In the criminal justice reform arena, states have taken the lead. From rolling back harsh mandatory minimum sentences (at least 29 states have done so since 2000) to decreasing their prisons' populations (New York's declined 26 percent between 1999 and 2012, and violent crime rates fell) states are taking steps to be smart on crime.
Once a leader, the federal government now lags behind the states in criminal justice innovation. Congress has passed some laudable initiatives in recent years, including the Fair Sentencing Act, which reduced the disparity in sentencing for crack and powder cocaine offenses, and the Second Chance Act, which provided funding for reentry services. But the federal prison population nonetheless continues its seemingly inexorable rise, from 25,000 inmates in 1980 to about 219,000 today.
One area in which the feds have fallen particularly far behind is in the treatment of female prisoners. In recent decades, state correctional officials and social scientists have pioneered the concept of "gender responsive" prison programming. These approaches are based on a growing body of knowledge about women in detention. As social scientists have now documented in detail, women are less likely than men to have committed violent crimes and are more likely to have committed property or drug offenses. According to a report from the National Institute of Corrections (NIC), "[w]omen's most common pathways to crime involve survival efforts that result from abuse, poverty, and substance abuse." Incarcerated women have disproportionately high rates of prior physical and sexual abuse; substance abuse; medical problems; and mental health disorders.
Recently constructed state prisons for women -- such as institutions in Iowa and Washington -- aim to build on these insights to develop settings that facilitate women's rehabilitation. The new Mitchellville prison in Iowa, for example, incorporates outdoor classroom space into its design. The idea, which was the result of a collaboration between landscape architecture students at Iowa State University and the officers and inmates who would live and work in the new facility, was that time spent outside could "benefit and improve the mental, physical and emotional wellbeing of the offenders, staff, and visitors." Washington State has put in place a new policy on gender responsiveness, and it has recognized that gender matters in things small and big: the commissaries in Washington State prisons will now sell items that are specifically suited to women's needs.
The Federal Bureau of Prisons (BOP) has moved in the opposite direction. The Liman Program at Yale Law School (where I work) has released a report that describes the hardships faced by women prisoners as a result of the BOP's misguided decision to close the only low security facility for women in the Northeast and convert it to a facility for men. Some women were sent far from their communities and families, while others were transferred to urban jails that are unfit for long-term housing.
The issue of distance from home is a particularly critical one for female prisoners. Of the 1,120 women incarcerated at Danbury in July 2013, the BOP estimated that 59 percent had a child under the age of 21. Because women are more likely than men to have been the primary caregiver before their incarceration, their absence is extremely hard on their children and families.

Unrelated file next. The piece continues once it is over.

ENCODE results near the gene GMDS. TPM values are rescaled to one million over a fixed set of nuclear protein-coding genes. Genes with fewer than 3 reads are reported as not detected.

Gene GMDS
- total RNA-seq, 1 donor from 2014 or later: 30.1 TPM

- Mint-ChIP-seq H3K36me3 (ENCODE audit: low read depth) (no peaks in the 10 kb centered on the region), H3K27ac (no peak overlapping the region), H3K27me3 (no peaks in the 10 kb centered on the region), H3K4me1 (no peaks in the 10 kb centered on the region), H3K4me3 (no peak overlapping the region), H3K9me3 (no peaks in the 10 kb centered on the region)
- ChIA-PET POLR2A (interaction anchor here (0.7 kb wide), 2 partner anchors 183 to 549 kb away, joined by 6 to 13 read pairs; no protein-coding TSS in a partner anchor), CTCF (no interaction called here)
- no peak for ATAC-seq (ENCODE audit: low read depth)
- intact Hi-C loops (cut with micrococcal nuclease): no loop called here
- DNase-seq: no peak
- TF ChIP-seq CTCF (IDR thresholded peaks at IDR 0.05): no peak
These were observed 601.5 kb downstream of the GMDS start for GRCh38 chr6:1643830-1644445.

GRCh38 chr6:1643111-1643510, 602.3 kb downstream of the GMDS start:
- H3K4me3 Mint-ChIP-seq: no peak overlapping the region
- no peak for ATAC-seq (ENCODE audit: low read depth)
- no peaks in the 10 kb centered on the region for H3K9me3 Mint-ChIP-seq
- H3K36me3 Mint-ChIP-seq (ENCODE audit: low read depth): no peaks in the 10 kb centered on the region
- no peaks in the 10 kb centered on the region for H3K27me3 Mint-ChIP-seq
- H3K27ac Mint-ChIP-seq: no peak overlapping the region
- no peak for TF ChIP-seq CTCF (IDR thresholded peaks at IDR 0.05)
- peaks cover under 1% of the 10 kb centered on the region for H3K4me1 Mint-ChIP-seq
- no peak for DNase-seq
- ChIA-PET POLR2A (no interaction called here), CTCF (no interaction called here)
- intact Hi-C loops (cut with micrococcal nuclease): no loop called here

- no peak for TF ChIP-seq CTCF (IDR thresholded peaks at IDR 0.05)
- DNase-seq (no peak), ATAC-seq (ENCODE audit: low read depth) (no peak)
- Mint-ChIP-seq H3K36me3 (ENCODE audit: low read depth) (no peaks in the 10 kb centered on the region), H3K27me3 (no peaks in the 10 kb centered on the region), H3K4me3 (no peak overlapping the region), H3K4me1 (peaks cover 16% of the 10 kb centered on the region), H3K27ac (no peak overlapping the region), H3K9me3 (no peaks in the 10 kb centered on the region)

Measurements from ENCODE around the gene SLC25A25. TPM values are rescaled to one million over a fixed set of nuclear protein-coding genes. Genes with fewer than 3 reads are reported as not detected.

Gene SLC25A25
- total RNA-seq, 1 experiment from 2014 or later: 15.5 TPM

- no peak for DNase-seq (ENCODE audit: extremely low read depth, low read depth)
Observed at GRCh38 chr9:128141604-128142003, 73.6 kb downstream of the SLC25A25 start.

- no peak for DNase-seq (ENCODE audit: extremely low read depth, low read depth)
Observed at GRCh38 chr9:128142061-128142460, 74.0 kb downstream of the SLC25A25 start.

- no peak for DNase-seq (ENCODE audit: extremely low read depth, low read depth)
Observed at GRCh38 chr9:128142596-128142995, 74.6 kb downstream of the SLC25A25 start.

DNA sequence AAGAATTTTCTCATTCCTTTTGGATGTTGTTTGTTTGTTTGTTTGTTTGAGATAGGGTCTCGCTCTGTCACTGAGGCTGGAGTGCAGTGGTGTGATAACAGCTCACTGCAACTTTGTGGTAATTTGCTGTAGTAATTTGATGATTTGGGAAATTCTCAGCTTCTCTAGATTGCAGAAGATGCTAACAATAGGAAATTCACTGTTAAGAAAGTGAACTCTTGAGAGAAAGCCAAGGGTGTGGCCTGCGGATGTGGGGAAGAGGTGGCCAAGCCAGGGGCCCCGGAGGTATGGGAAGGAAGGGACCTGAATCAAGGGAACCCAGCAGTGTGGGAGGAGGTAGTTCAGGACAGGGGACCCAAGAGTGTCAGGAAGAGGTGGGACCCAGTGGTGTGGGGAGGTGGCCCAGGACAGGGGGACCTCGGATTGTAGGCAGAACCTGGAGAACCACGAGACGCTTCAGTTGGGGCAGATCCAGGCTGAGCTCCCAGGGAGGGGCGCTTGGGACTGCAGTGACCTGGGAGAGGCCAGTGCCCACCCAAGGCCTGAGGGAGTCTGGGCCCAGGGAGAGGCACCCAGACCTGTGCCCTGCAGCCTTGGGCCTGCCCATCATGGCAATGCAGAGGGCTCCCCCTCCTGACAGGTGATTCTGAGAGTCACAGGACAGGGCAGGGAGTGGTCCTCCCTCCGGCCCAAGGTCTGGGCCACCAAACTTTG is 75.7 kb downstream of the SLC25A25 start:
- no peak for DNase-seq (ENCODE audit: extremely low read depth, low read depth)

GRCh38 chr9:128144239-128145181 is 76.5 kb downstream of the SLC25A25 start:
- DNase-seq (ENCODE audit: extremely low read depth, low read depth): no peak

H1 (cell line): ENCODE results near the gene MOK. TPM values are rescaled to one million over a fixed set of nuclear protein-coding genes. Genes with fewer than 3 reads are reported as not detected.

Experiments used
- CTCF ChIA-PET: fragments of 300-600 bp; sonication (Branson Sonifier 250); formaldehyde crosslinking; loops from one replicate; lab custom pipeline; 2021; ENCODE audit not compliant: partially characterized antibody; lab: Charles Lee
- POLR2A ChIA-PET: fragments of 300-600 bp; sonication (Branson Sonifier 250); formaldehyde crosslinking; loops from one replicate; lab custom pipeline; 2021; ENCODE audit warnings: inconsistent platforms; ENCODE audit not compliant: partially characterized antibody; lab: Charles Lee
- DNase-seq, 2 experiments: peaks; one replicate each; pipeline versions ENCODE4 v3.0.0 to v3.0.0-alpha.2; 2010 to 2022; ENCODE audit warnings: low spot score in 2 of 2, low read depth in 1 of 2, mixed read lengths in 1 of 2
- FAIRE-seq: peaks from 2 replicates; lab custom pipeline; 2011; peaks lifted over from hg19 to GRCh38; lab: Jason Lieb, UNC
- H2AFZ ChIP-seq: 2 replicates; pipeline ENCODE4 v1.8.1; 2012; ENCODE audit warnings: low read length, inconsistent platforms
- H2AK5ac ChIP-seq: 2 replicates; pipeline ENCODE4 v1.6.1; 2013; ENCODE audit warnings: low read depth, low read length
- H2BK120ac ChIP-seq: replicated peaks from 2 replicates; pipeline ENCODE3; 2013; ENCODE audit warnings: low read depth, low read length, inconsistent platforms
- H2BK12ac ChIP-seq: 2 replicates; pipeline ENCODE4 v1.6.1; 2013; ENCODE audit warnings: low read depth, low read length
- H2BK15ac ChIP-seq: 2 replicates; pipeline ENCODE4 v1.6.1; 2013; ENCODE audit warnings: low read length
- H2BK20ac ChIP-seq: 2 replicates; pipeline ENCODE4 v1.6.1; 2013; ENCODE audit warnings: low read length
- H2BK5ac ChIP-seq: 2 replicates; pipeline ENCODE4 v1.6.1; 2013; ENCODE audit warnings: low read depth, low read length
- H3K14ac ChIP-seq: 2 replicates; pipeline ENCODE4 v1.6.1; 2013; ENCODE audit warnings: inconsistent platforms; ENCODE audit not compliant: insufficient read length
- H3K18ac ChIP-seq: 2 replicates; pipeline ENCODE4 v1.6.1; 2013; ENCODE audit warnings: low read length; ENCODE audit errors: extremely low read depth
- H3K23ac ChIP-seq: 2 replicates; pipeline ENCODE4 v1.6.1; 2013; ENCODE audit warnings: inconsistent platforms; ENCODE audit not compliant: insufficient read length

The question facing the BOP is whether it can reclaim its reputation as a corrections leader. The question facing all of us is whether poor, drug-addicted, traumatized, and mentally ill women should be incarcerated at all. The BOP itself has recognized that "female offenders are less likely to be violent or attempt escape" than their male counterparts, and while the solution to the problem of overincarceration will largely be dependent upon legislative fixes, the BOP is not entirely without power to reduce its prisoner population in ways that benefit families without sacrificing public safety.
Specifically, the BOP ought to use its authority under the Second Chance Act to release eligible women into halfway houses for the final twelve months of their sentences and to home confinement for the final six months. By exercising that authority, the BOP could reduce overcrowding, improve educational opportunities for inmates, and strengthen family relationships. Moreover, as a 2012 report estimated, were the BOP to increase by three months the time that all of its inmates spend in home confinement, it could save at least $111.4 million each year.
As BOP was working to empty Danbury of women, it conducted individual assessments of the prison's female inmates and determined that a number were eligible to be transferred to halfway houses or home confinement. Indeed, the fact that as many as a few hundred women were released as a result of these evaluations is the silver lining of the Danbury closure. But this momentum toward the goal of incarcerating women in the least restrictive setting possible disappeared as soon as Danbury was empty. The BOP should conduct individualized evaluations of all of its inmates, male and female, to determine how many others might be eligible for transfer to halfway houses or home confinement.
As the Liman Program report highlights, the decision to close Danbury to women is just one symptom of the BOP's failure to remain at the forefront of correctional thinking. The states are showing the way; it's time for the feds to follow.
I co-authored the Liman Program report with my colleagues, Judith Resnik and Hope Metcalf, and law students Anna Arons, Katherine Culver, Emma Kaufman, and Jennifer Yun